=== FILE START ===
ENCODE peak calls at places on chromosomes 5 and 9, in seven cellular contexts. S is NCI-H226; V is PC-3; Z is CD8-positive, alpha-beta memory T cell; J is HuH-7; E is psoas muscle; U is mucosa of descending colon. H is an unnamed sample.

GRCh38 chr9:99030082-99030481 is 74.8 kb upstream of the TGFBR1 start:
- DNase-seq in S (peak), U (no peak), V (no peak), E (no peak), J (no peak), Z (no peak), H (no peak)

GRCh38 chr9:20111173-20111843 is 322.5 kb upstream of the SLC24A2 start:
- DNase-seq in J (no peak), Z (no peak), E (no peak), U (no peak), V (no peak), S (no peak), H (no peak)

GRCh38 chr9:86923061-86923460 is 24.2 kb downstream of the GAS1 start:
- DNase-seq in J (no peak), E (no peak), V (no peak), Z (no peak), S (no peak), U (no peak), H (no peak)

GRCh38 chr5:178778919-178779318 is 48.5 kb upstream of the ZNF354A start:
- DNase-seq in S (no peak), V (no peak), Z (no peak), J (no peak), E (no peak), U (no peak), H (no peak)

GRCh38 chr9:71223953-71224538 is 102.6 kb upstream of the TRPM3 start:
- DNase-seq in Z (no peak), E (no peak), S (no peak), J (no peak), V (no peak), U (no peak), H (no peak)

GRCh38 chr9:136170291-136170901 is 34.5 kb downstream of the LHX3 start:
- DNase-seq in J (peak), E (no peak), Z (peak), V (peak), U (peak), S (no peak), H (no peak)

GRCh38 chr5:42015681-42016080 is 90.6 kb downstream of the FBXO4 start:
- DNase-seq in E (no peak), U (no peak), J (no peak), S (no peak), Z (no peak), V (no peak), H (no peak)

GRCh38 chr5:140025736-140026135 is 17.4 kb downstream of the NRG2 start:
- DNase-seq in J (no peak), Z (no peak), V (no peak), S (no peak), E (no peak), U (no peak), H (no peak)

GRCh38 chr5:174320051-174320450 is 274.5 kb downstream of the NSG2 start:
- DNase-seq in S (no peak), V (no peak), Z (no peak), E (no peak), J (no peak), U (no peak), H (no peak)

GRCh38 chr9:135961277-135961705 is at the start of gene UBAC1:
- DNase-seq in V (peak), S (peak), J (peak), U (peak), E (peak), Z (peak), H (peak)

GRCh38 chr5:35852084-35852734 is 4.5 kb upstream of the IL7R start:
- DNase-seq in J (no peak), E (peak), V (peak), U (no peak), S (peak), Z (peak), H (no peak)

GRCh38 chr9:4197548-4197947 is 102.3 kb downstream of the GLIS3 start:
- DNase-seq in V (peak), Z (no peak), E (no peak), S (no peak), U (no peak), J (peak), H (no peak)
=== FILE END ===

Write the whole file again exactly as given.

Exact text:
ENCODE peak calls at places on chromosomes 5 and 9, in seven cellular contexts. S is NCI-H226; V is PC-3; Z is CD8-positive, alpha-beta memory T cell; J is HuH-7; E is psoas muscle; U is mucosa of descending colon. H is an unnamed sample.

GRCh38 chr9:99030082-99030481 is 74.8 kb upstream of the TGFBR1 start:
- DNase-seq in S (peak), U (no peak), V (no peak), E (no peak), J (no peak), Z (no peak), H (no peak)

GRCh38 chr9:20111173-20111843 is 322.5 kb upstream of the SLC24A2 start:
- DNase-seq in J (no peak), Z (no peak), E (no peak), U (no peak), V (no peak), S (no peak), H (no peak)

GRCh38 chr9:86923061-86923460 is 24.2 kb downstream of the GAS1 start:
- DNase-seq in J (no peak), E (no peak), V (no peak), Z (no peak), S (no peak), U (no peak), H (no peak)

GRCh38 chr5:178778919-178779318 is 48.5 kb upstream of the ZNF354A start:
- DNase-seq in S (no peak), V (no peak), Z (no peak), J (no peak), E (no peak), U (no peak), H (no peak)

GRCh38 chr9:71223953-71224538 is 102.6 kb upstream of the TRPM3 start:
- DNase-seq in Z (no peak), E (no peak), S (no peak), J (no peak), V (no peak), U (no peak), H (no peak)

GRCh38 chr9:136170291-136170901 is 34.5 kb downstream of the LHX3 start:
- DNase-seq in J (peak), E (no peak), Z (peak), V (peak), U (peak), S (no peak), H (no peak)

GRCh38 chr5:42015681-42016080 is 90.6 kb downstream of the FBXO4 start:
- DNase-seq in E (no peak), U (no peak), J (no peak), S (no peak), Z (no peak), V (no peak), H (no peak)

GRCh38 chr5:140025736-140026135 is 17.4 kb downstream of the NRG2 start:
- DNase-seq in J (no peak), Z (no peak), V (no peak), S (no peak), E (no peak), U (no peak), H (no peak)

GRCh38 chr5:174320051-174320450 is 274.5 kb downstream of the NSG2 start:
- DNase-seq in S (no peak), V (no peak), Z (no peak), E (no peak), J (no peak), U (no peak), H (no peak)

GRCh38 chr9:135961277-135961705 is at the start of gene UBAC1:
- DNase-seq in V (peak), S (peak), J (peak), U (peak), E (peak), Z (peak), H (peak)

GRCh38 chr5:35852084-35852734 is 4.5 kb upstream of the IL7R start:
- DNase-seq in J (no peak), E (peak), V (peak), U (no peak), S (peak), Z (peak), H (no peak)

GRCh38 chr9:4197548-4197947 is 102.3 kb downstream of the GLIS3 start:
- DNase-seq in V (peak), Z (no peak), E (no peak), S (no peak), U (no peak), J (peak), H (no peak)